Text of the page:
Because my son has such a high curve, I've been paying attention to the occurrence of problems above the fusion after surgery. With older hardware, most of the problems after surgery were below the fusion. With the newer hardware, surgeons are seeing more problems above the fusion.

There was an interesting article on this topic. (Which, of course, I can't find). But here's a recent article from Lenke about the occurrence of PJK after surgery.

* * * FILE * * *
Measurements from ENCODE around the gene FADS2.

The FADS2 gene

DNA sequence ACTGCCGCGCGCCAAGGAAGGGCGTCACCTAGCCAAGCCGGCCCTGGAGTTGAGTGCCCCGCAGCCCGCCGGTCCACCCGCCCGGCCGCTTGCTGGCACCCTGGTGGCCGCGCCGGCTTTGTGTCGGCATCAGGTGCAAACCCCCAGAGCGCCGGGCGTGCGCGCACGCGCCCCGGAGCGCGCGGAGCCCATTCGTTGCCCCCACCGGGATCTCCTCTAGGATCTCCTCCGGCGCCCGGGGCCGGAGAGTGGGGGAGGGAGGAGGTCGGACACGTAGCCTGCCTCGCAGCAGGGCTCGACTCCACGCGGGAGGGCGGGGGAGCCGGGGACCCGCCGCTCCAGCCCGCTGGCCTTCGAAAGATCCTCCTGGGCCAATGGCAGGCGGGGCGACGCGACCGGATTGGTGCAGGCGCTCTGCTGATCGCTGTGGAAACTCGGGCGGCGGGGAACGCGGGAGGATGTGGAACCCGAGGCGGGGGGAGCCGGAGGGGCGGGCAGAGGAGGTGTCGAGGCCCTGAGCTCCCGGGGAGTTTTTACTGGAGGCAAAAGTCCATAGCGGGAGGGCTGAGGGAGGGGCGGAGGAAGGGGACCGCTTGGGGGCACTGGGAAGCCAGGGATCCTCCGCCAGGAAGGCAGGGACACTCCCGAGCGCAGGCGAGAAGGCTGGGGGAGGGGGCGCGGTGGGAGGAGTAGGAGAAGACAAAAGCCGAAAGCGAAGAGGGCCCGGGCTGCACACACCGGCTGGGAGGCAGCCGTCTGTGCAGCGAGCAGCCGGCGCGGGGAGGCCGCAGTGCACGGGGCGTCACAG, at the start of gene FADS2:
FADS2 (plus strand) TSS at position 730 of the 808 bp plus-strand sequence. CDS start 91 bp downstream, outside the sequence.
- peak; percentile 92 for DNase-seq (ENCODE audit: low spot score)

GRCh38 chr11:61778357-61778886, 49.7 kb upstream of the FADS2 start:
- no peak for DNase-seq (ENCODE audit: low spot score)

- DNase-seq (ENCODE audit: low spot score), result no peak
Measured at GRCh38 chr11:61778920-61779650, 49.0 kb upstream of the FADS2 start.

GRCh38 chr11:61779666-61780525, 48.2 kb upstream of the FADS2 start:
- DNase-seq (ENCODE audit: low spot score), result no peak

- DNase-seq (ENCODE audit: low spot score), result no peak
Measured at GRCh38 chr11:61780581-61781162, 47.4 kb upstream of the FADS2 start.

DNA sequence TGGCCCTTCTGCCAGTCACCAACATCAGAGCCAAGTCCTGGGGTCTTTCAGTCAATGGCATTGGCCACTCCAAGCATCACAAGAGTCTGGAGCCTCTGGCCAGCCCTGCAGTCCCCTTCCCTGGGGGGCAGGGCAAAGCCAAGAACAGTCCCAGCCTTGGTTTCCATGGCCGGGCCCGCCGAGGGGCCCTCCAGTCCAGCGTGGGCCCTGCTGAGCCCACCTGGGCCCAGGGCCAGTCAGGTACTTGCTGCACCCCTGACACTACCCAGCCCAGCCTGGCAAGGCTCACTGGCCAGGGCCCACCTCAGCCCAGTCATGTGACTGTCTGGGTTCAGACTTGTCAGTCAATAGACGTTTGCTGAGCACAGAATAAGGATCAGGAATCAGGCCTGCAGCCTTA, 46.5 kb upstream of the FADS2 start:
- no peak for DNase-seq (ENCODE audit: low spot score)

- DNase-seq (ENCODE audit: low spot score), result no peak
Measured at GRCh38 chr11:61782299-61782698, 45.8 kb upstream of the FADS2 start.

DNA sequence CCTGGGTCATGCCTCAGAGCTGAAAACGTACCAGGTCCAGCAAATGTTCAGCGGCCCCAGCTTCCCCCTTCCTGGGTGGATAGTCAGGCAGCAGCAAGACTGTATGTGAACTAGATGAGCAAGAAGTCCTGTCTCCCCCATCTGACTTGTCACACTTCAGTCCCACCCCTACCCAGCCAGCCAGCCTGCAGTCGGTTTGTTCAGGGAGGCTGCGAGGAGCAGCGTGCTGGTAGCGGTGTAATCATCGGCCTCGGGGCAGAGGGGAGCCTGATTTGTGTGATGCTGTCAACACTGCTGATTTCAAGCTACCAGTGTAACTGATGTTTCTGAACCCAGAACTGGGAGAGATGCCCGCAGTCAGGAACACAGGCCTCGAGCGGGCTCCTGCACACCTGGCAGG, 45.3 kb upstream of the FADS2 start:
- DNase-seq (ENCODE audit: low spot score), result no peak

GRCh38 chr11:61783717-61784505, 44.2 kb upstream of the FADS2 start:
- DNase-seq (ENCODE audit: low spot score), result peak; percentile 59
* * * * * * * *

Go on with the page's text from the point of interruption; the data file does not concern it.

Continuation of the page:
STUDY DESIGN.: Retrospective comparative study. OBJECTIVE.: We aimed to examine the difference in clinical outcomes in proximal junctional kyphosis (PJK). SUMMARY OF BACKGROUND DATA.: To date, PJK has been primarily a radiographical finding. Inferior outcomes associated with PJK have not been reported. We performed an analysis of PJK in adult deformity patients to identify risk factors and to evaluate clinical outcomes. METHODS.: A total of 364 patients at a single institution from 2002 to 2007 with adult scoliosis, with an average 3.5 years' follow-up were analyzed. Inclusion criteria were age more than 18 years and fusion greater than 5 levels from any thoracic upper instrumented vertebrae to any lower instrumented vertebrae. Cobb measurements in the coronal and sagittal plane in addition to measurements of the PJK angle at postoperative time points were performed. Clinical assessment was performed using Scoliosis Research Society (SRS) scores and the Oswestry Disability Index. RESULTS.: The prevalence of PJK was 39.5% (144/364). The average age in the non-PJK group (n-PJK) was 48.9 versus 53.3 in the PJK group (PJK), and, specifically, age more than 60 years posed a higher prevalence. The prevalence of osteoporosis was 9.8% versus 20.4% in the n-PJK versus PJK groups, respectively. Sex, body mass index, revision surgery, and smoking status were not different between groups. Pain was prevalent in 0.9% versus 29.4% in n-PJK versus PJK, which resulted in lower composite SRS Pain scores (mean change +1.2 vs. +0.8), despite no differences seen in other SRS domains, total SRS score, or Oswestry Disability Index. On multivariate analysis, the presence of pain of the upper back was highly predictive of PJK (odds ratio, 12.5, 95% confidence interval, 2.5-63.2).Radiographically, no differences were seen between groups. However, increasing distance of the upper instrumented vertebrae to C7 plumb line had a higher prevalence of PJK. Instrumentation type, surgical approach, and crosslink use were not different between groups. CONCLUSION.: PJK results in worse clinical outcomes measured by the SRS Pain subscore. Our regression model suggests that pain in the upper back has a strong predictive value for PJK.Level of Evidence: 3.